The animal hospital kept Lucy for two days. Her treatment included administration of activated charcoal to thoroughly clean out her stomach and IV fluids to clean any toxins out of the rest of her organs. She came home yesterday, slightly traumatized but with a clean bill of health.

Oliver had searched for Lucy for two days and seemed overjoyed to have her back. He, Butch, and Kadi surrounded her and sniffed her unusual, "doctor's office" scent for many long moments, while she tried her best to find a place where they couldn't get to her. I talked to Kim awhile ago, and she said Lucy is quiet this morning. She's sleeping a lot and hiding out under Kim's desk.

The ultimate cost of those five grapes? $575!!!

8 comments:

  1. Oh my, those were some expensive grapes! Glad Lucy is doing fine. I have grapevines along my fence but I've never seen grapes, I'll certainly start checking now though.

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  2. I mentioned to Kim on Facebook that I used to GROW grapes for Maggie. It didn't start that way. Maggie ignored my grapes in spite of eating every other veggie / fruit in my yard...including LIMES! Then she saw her Granny eating grapes from the vine. From that day on, I rarely had grapes below waist high! I even caught her picking a bunch, curling up in a sunny patch and spitting out the seeds! I planted the same vine when I moved here...before hearing that grapes were bad for dogs. They never made til this year... Mabel ignores them.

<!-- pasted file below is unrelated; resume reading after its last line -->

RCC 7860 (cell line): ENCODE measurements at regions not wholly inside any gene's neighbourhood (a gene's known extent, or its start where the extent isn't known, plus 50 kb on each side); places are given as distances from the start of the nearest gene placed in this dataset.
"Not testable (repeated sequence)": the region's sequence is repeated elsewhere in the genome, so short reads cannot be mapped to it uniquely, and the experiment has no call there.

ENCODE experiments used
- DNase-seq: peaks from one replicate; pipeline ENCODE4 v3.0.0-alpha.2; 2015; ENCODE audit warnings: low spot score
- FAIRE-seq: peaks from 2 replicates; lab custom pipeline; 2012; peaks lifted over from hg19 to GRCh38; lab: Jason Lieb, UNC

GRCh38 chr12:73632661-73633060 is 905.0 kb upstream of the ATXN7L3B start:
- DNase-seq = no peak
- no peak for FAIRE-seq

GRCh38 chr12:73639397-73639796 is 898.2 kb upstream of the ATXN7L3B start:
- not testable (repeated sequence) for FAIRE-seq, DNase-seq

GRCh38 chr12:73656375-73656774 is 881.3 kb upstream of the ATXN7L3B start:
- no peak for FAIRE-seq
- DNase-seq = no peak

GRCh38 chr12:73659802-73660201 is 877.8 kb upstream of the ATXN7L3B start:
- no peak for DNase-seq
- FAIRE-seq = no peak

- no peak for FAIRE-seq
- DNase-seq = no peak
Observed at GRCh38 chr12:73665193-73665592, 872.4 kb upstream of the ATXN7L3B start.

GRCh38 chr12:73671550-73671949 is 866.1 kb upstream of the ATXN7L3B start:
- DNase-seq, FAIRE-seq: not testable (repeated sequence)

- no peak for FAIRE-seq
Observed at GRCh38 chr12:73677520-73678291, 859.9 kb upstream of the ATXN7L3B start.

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  3. that dog is the cutes dog .

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  4. Janet and Holly, I wonder if most dogs don't just ignore grapes. Our other three haven't shown any interest in them. We called the neighbor who owns the grapevine when Kim got home from the vet. She has a little dog, too, and we wanted to warn her. She didn't know about grapes' toxicity, either, and was alarmed. She's never seen her dog mess with the grapes, but she's blocked off the area around the vine so he can't get to them now, just in case.

    Patsy, she is cute. Once I saw her, I knew why Kim couldn't resist bringing her home.

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  5. Oh wow! I'm so glad she's okay.